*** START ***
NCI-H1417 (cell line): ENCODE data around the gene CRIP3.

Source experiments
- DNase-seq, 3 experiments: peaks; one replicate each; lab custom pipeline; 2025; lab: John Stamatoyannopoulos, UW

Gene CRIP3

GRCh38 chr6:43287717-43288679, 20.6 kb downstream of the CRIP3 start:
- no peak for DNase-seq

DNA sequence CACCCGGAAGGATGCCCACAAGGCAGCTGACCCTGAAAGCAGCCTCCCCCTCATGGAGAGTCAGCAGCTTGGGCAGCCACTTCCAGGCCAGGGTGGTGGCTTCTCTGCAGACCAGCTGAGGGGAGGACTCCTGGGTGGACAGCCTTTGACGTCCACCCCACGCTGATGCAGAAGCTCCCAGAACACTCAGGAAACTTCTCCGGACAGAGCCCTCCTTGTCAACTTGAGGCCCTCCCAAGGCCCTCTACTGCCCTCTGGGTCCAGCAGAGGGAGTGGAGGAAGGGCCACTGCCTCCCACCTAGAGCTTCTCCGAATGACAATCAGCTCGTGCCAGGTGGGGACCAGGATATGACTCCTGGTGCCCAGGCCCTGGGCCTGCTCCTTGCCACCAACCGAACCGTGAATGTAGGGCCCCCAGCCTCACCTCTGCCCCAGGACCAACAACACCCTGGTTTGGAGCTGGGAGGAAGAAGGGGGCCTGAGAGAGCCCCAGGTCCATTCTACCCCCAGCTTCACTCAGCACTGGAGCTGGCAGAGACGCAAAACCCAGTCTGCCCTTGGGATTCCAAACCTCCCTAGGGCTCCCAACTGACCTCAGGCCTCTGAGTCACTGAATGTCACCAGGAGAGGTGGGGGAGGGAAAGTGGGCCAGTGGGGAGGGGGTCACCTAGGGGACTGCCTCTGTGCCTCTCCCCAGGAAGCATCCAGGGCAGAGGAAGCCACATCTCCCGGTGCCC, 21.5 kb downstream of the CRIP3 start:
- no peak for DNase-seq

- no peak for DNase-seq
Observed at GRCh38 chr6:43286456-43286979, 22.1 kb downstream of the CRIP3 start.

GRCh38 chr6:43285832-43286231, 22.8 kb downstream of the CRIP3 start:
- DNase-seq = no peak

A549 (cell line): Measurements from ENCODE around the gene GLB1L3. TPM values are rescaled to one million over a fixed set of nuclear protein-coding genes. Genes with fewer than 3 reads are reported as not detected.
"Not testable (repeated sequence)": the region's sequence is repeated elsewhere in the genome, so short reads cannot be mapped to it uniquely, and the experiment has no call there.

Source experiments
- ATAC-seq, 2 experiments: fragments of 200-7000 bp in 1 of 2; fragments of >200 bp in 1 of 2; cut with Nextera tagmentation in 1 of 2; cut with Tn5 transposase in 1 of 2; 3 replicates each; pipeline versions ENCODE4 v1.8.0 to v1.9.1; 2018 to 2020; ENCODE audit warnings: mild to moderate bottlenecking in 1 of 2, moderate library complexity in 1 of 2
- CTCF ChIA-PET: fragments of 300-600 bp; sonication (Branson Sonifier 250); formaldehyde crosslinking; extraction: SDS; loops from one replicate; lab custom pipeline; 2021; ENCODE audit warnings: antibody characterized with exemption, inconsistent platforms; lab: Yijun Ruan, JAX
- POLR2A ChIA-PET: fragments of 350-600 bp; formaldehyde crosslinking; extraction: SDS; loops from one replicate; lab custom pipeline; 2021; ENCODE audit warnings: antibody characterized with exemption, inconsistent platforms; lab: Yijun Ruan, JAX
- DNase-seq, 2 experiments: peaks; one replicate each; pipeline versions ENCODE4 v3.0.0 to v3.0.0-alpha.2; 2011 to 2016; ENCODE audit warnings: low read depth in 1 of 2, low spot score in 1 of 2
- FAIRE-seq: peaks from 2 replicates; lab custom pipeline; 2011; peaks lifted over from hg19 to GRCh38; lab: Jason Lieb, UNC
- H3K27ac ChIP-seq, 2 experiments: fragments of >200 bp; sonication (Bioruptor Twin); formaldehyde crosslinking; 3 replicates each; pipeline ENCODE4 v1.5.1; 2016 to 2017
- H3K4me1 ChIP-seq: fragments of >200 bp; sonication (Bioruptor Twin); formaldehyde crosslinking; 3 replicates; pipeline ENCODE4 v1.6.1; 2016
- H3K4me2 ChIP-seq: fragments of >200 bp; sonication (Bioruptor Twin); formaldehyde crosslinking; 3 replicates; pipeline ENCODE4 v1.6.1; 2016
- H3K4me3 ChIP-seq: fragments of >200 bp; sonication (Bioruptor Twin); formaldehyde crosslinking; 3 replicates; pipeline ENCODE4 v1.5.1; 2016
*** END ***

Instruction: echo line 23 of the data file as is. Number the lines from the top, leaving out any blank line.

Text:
- H3K4me2 ChIP-seq: fragments of >200 bp; sonication (Bioruptor Twin); formaldehyde crosslinking; 3 replicates; pipeline ENCODE4 v1.6.1; 2016